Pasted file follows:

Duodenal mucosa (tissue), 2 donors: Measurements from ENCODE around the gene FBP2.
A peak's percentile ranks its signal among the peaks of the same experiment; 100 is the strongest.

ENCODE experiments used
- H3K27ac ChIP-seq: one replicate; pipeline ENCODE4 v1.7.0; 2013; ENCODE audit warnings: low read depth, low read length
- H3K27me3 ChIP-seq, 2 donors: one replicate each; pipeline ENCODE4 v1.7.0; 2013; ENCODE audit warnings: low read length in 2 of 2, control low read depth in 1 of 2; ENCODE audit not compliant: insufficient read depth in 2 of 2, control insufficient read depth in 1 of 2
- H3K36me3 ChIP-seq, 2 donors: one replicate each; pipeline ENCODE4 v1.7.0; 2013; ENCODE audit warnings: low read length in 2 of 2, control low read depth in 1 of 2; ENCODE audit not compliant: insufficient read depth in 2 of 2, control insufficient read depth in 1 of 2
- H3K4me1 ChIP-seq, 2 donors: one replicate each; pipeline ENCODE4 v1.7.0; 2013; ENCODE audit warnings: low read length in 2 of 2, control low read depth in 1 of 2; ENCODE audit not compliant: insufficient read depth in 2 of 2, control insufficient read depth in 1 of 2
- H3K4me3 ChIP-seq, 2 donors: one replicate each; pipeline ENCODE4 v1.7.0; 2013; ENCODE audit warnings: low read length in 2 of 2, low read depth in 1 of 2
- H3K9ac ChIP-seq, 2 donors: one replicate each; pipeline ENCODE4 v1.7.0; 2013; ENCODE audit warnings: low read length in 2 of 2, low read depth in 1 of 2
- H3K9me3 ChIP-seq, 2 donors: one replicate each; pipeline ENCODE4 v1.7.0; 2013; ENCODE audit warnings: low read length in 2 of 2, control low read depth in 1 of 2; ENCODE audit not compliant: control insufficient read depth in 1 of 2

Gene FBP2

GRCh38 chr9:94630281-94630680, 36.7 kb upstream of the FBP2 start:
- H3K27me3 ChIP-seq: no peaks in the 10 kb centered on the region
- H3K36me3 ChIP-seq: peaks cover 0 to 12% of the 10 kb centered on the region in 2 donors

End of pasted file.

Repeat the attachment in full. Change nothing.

Duodenal mucosa (tissue), 2 donors: Measurements from ENCODE around the gene FBP2.
A peak's percentile ranks its signal among the peaks of the same experiment; 100 is the strongest.

ENCODE experiments used
- H3K27ac ChIP-seq: one replicate; pipeline ENCODE4 v1.7.0; 2013; ENCODE audit warnings: low read depth, low read length
- H3K27me3 ChIP-seq, 2 donors: one replicate each; pipeline ENCODE4 v1.7.0; 2013; ENCODE audit warnings: low read length in 2 of 2, control low read depth in 1 of 2; ENCODE audit not compliant: insufficient read depth in 2 of 2, control insufficient read depth in 1 of 2
- H3K36me3 ChIP-seq, 2 donors: one replicate each; pipeline ENCODE4 v1.7.0; 2013; ENCODE audit warnings: low read length in 2 of 2, control low read depth in 1 of 2; ENCODE audit not compliant: insufficient read depth in 2 of 2, control insufficient read depth in 1 of 2
- H3K4me1 ChIP-seq, 2 donors: one replicate each; pipeline ENCODE4 v1.7.0; 2013; ENCODE audit warnings: low read length in 2 of 2, control low read depth in 1 of 2; ENCODE audit not compliant: insufficient read depth in 2 of 2, control insufficient read depth in 1 of 2
- H3K4me3 ChIP-seq, 2 donors: one replicate each; pipeline ENCODE4 v1.7.0; 2013; ENCODE audit warnings: low read length in 2 of 2, low read depth in 1 of 2
- H3K9ac ChIP-seq, 2 donors: one replicate each; pipeline ENCODE4 v1.7.0; 2013; ENCODE audit warnings: low read length in 2 of 2, low read depth in 1 of 2
- H3K9me3 ChIP-seq, 2 donors: one replicate each; pipeline ENCODE4 v1.7.0; 2013; ENCODE audit warnings: low read length in 2 of 2, control low read depth in 1 of 2; ENCODE audit not compliant: control insufficient read depth in 1 of 2

Gene FBP2

GRCh38 chr9:94630281-94630680, 36.7 kb upstream of the FBP2 start:
- H3K27me3 ChIP-seq: no peaks in the 10 kb centered on the region
- H3K36me3 ChIP-seq: peaks cover 0 to 12% of the 10 kb centered on the region in 2 donors